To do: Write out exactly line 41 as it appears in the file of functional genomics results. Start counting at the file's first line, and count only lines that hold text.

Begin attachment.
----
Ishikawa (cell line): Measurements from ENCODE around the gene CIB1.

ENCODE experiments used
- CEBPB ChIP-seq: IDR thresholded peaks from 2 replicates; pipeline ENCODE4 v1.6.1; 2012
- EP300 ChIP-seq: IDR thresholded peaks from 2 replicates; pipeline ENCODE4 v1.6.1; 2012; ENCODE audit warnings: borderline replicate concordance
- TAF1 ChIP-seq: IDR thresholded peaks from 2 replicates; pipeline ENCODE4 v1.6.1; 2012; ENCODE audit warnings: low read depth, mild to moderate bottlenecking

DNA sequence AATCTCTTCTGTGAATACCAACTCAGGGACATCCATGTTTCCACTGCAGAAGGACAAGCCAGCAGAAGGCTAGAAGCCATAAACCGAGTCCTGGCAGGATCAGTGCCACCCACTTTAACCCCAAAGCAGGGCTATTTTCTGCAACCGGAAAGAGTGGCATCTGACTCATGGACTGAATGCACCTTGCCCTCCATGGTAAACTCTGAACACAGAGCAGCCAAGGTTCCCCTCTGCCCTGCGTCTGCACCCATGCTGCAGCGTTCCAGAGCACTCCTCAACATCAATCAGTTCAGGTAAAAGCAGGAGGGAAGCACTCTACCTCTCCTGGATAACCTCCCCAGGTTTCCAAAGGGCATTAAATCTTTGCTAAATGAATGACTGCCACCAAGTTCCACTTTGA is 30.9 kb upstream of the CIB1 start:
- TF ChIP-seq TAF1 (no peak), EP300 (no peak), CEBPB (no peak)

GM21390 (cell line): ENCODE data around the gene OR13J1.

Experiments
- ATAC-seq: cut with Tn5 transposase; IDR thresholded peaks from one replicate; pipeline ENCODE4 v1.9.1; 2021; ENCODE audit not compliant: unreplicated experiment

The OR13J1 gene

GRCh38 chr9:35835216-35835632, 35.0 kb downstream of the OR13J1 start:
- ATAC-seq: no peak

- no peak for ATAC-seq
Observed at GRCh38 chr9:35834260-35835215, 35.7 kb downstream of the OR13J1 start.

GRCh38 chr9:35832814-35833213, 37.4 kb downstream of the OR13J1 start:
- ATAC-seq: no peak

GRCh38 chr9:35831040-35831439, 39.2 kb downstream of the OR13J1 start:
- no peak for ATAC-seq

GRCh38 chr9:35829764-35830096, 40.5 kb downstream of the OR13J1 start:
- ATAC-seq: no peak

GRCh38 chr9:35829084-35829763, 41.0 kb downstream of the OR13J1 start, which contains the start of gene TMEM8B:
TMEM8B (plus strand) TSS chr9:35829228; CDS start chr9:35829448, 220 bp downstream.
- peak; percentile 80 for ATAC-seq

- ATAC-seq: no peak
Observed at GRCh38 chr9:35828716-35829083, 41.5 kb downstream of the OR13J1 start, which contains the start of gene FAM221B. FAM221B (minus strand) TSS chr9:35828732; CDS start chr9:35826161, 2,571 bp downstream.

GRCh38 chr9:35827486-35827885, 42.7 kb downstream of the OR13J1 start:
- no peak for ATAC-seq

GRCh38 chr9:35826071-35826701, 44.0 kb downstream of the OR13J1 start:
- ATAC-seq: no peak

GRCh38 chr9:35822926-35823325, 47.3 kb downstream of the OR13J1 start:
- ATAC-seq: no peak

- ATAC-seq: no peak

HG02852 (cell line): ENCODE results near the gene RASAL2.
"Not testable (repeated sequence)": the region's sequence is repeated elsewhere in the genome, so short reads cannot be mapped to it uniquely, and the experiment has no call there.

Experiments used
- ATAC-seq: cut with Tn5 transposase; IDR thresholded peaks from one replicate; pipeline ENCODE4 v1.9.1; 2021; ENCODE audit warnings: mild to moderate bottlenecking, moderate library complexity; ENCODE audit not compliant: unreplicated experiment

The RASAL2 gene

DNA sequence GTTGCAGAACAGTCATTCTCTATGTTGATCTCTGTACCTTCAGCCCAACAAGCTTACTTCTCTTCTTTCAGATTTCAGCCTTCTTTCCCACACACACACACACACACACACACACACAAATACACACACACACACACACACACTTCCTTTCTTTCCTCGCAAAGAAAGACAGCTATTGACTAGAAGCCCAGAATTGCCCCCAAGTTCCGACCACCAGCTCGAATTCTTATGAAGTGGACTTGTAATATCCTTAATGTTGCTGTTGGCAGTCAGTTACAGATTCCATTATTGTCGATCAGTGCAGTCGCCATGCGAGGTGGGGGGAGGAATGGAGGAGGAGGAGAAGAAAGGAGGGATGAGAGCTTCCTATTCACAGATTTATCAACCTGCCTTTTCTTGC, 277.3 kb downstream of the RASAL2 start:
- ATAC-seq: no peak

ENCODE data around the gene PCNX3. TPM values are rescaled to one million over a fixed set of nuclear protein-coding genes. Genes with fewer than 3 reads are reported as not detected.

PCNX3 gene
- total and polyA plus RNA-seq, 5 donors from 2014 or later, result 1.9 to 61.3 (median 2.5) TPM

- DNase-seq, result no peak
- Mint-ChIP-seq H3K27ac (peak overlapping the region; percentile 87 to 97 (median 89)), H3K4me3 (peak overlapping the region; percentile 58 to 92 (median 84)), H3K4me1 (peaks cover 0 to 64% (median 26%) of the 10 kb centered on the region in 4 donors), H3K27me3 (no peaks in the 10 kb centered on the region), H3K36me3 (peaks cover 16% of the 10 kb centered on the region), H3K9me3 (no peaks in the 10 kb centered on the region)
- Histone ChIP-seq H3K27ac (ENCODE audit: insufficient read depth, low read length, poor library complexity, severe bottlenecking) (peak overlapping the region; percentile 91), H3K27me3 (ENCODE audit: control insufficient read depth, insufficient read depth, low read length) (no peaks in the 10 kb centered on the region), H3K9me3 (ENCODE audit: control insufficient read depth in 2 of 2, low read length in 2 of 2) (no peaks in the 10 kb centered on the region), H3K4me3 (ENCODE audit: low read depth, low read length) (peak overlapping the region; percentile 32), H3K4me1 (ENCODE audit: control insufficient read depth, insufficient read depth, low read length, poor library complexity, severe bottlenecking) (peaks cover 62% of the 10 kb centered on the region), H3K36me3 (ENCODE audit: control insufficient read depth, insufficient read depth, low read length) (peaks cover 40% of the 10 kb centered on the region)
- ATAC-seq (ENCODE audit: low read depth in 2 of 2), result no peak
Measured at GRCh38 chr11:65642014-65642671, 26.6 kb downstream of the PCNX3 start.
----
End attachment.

ENCODE data around the gene PCNX3. TPM values are rescaled to one million over a fixed set of nuclear protein-coding genes. Genes with fewer than 3 reads are reported as not detected.